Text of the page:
He pointed out that legal representation for the trial could cost him €100,000 — prohibitive to all but the super-wealthy — and that it would not be returned to him if he was found not guilty. But the incident only fuelled the growing clamour for a tightening of the apparent largesse in the legal-aid scheme.
Frances Fitzgerald is the latest in a long line of justice ministers to heed the clamour and to promise reform of the scheme, which is administered at local level by county registrars, with payments processed by a Department of Justice unit based in Killarney.
Prior to the general election, Fitzgerald had said she would bring draft legislation, the Criminal Justice (Legal Aid) Bill, to Cabinet, to provide for more rigorous assessment of legal-aid applications and for tough sanctions for approved applicants who were later found to have lied about their income and assets.
If that sounds familiar, it’s because, more than 40 years ago, then justice minister, Gerard Collins, established the first Criminal Legal Aid Review Committee to examine the scheme, to see what improvements could be made to it.
The committee, set up in 1975 and headed by Judge WA Tormey, submitted a final report in 1981, which included remarks that are equally valid today.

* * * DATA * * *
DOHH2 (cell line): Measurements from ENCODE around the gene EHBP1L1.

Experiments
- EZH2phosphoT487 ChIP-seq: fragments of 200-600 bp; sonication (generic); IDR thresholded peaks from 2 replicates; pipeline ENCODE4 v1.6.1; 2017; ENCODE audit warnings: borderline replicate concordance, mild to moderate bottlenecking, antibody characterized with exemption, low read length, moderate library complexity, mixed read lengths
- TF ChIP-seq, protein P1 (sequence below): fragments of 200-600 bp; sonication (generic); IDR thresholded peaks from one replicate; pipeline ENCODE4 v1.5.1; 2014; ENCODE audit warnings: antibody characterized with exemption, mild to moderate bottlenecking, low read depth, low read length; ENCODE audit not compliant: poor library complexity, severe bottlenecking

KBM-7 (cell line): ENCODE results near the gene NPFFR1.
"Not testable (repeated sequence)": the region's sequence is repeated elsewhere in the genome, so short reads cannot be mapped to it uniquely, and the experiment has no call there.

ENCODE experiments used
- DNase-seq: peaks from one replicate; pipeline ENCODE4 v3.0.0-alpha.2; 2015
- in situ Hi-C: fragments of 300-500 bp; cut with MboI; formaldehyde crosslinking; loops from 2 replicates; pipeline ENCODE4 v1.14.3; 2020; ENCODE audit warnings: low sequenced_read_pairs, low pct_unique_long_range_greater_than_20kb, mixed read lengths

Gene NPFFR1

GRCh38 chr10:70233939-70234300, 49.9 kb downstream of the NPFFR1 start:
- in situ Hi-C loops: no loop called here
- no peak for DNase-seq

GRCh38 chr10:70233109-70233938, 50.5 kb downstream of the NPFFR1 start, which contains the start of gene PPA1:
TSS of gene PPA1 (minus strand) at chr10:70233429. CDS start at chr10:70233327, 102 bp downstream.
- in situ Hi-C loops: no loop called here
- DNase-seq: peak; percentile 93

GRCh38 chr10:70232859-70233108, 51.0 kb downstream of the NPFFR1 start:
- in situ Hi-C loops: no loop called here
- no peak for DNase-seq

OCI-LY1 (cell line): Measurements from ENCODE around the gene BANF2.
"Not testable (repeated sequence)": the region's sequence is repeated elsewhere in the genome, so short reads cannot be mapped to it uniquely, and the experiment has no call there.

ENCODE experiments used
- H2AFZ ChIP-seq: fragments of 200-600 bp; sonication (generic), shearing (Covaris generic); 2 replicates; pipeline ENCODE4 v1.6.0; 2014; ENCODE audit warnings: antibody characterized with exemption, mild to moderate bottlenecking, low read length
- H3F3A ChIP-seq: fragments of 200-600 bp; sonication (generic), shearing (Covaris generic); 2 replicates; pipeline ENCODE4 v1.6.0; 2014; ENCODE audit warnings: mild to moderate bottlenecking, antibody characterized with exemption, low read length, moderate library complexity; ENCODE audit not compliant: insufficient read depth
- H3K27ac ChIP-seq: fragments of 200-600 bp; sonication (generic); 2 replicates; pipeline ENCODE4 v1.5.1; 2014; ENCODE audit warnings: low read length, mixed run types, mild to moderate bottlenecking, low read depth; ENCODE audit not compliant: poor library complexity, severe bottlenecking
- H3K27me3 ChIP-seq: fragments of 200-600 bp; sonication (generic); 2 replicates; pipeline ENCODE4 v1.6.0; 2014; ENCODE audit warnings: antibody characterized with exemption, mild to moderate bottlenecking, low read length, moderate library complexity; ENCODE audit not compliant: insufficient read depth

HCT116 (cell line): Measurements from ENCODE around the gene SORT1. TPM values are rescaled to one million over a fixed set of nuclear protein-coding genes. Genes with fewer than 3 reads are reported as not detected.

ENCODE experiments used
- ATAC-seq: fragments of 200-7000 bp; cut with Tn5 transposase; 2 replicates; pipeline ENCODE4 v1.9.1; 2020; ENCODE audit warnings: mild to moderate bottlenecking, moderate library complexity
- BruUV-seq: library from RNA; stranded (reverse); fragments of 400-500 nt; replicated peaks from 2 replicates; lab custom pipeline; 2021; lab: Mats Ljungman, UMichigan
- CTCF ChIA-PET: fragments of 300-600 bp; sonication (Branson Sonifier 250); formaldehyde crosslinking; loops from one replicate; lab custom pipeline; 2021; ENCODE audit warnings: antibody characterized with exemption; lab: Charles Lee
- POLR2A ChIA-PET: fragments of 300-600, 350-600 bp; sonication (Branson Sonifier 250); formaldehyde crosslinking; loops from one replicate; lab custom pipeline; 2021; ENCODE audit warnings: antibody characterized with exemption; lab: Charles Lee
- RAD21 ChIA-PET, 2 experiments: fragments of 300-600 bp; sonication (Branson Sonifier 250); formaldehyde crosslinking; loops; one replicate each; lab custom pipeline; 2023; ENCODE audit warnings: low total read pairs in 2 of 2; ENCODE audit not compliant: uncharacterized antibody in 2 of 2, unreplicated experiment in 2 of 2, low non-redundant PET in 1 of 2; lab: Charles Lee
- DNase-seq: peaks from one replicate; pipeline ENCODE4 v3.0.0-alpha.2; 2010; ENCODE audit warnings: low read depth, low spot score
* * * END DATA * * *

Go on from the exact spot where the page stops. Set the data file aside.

They wrote: “Criminal legal aid tends, by its very nature, to attract a certain amount of suspicion. One probable reason is that law-abiding taxpayers tend to resent the idea of devoting public money to the defence of people who, in a high proportion of cases, plead guilty to the offences charged.
“This resentment is probably strengthened by the knowledge that a sizeable amount of legal-aid expenditure is incurred in the defence of a small number of regular offenders.”
They wrote that there was a strong suspicion among the public that the scheme was abused. “The suggestion made is that, all too frequently, accused persons wrongly declare themselves to be persons of insufficient means, in order to qualify for legal aid.”
“It is clear, however, that even if no substantial abuse actually occurs, the provisions in the scheme governing eligibility and abuse are practically useless, unless the courts have some effective machinery for checking means statements made by accused persons.”
At the time, not all judges demanded production of a written statement of means. This is now mandatory, although the extremely limited form has hardly changed since the 1960s, as evidenced by its request for information about ground rents.
But, in addition to compulsory completion of the form, the Tormey Committee said: “There should be machinery through which statements of means could be verified.” On that front, little has changed, either.
What did change is that the cost of the scheme increased substantially, as did public resentment.
In 1986, then minister for justice, Alan Dukes, responded to concerns about the costs, telling the Dáil: “My department are examining the scheme to see what changes may be needed in the present arrangements for providing criminal legal aid, including changes that might be needed to eliminate possible abuses”.
At the time, the scheme was costing £2m (€2.5m) a year and TDs were worried that it was getting out of control, having been just £500,000 (€635,000) six years earlier.